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Massachusetts joins wave of states banning racial discrimination against natural hair

A Black woman who fought for the law for years alongside her twin sister became emotional, calling the law a “win.”
Image: Deanna Cook wipes away tears after Governor Charlie Baker signed the CROWN Act at the Massachusetts State House on July 26, 2022 in Boston.
Deanna Cook wipes away tears Tuesday after Massachusetts Gov. Charlie Baker signed the CROWN Act at the State House in Boston. Pat Greenhouse / Boston Globe via Getty Images

Massachusetts has joined the growing list of states that have banned discrimination based on natural hairstyles. 

Gov. Charlie Baker, a Republican, on Tuesday signed the state’s version of the CROWN Act, which stands for “Create a Respectful and Open World for Natural Hair.” 

Variations of the legislation have cropped up around the country in recent years. The new Massachusetts law, which was passed unanimously by both chambers of the Legislature, specifically guards against discrimination “based on hair texture, hair type and hairstyles.” The law includes, but is not limited to, “natural and protective hairstyles such as braids, locks, twists, Bantu knots and other formations.”

Next to Baker at the signing ceremony were Deanna and Mya Cook, Black twins who were at the forefront of pushing for the legislation. 

In 2017, the sisters were given detention and threatened with suspension for wearing braids at Mystic Valley Regional Charter School, which the school’s dress code policy at the time prohibited. 

“Sadly, this type of disciplinary action is just as common as it is outrageous, as girls of color face many overlapping barriers to succeed in school, the workplace and even in society,” Rep. Bonnie Watson Coleman, D-N.J., wrote in an op-ed for NBCBLK in response to the incident at the time.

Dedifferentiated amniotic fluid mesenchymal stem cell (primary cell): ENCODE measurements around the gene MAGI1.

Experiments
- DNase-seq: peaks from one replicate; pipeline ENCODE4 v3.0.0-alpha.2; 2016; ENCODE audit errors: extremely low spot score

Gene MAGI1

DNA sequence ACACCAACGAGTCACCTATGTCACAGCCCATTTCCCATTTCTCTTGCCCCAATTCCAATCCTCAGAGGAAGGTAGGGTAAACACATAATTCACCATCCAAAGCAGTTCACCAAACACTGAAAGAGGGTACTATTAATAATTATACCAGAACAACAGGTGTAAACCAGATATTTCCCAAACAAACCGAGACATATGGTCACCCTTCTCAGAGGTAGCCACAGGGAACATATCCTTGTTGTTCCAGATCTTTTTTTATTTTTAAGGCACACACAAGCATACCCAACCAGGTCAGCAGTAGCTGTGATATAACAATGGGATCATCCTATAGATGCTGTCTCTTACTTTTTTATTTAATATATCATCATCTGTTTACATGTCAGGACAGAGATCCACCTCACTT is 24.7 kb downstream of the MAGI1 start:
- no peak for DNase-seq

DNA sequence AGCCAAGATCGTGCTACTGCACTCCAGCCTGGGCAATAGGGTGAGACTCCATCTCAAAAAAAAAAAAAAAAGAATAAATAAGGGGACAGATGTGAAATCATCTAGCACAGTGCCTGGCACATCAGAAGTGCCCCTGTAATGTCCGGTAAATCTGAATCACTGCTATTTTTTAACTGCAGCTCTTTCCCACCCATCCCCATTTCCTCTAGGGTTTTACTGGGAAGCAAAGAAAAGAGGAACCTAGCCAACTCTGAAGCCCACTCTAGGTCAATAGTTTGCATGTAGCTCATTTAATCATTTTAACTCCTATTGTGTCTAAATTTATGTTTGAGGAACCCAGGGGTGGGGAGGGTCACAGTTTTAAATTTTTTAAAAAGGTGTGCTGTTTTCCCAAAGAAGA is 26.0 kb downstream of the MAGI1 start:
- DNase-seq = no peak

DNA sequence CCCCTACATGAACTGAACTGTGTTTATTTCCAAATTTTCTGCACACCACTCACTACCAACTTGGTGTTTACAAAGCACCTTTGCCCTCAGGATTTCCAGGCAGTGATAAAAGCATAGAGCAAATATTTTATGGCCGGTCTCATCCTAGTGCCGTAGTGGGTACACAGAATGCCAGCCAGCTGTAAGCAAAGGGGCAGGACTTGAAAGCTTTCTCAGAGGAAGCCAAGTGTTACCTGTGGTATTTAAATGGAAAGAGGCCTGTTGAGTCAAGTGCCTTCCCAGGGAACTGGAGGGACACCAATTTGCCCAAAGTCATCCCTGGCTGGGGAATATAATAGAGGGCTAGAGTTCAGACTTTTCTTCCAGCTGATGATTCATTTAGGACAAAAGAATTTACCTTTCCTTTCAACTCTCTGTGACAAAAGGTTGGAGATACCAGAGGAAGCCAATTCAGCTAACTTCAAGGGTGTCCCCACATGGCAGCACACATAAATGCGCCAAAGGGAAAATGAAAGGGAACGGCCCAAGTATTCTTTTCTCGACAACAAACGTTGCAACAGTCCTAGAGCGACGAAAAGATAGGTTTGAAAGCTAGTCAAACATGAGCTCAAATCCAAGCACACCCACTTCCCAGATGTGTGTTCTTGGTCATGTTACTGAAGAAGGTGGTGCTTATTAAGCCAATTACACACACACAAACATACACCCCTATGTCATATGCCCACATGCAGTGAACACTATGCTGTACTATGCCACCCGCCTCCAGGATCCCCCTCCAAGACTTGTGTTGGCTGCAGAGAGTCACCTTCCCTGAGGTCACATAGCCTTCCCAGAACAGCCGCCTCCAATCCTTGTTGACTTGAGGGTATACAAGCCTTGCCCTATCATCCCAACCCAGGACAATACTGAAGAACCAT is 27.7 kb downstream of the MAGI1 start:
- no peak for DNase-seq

California was the first state to pass legislation banning racial discrimination based on natural hair, in 2019. Since then, more than a dozen other states have enacted similar legislation, according to the Pew Research Center. 

The House passed a federal version of the law along party lines in March. The bill has stalled in the Senate. 

Research published in the journal Social Psychological and Personality Science in 2020 found evidence of bias against Black women with natural hairstyles in job recruitment across four studies. In 2016, a survey from the Perception Institute, a research group that focuses on social justice, found that Black women experienced higher levels of anxiety about their hair than white women.

“When you’re wearing your hair in any state, in any form naturally, and you’re told it’s not acceptable, it really is a personal attack,” Deanna Cook, one of the twins, said Tuesday. “To know that that can no longer happen in the state of Massachusetts is such a win.”

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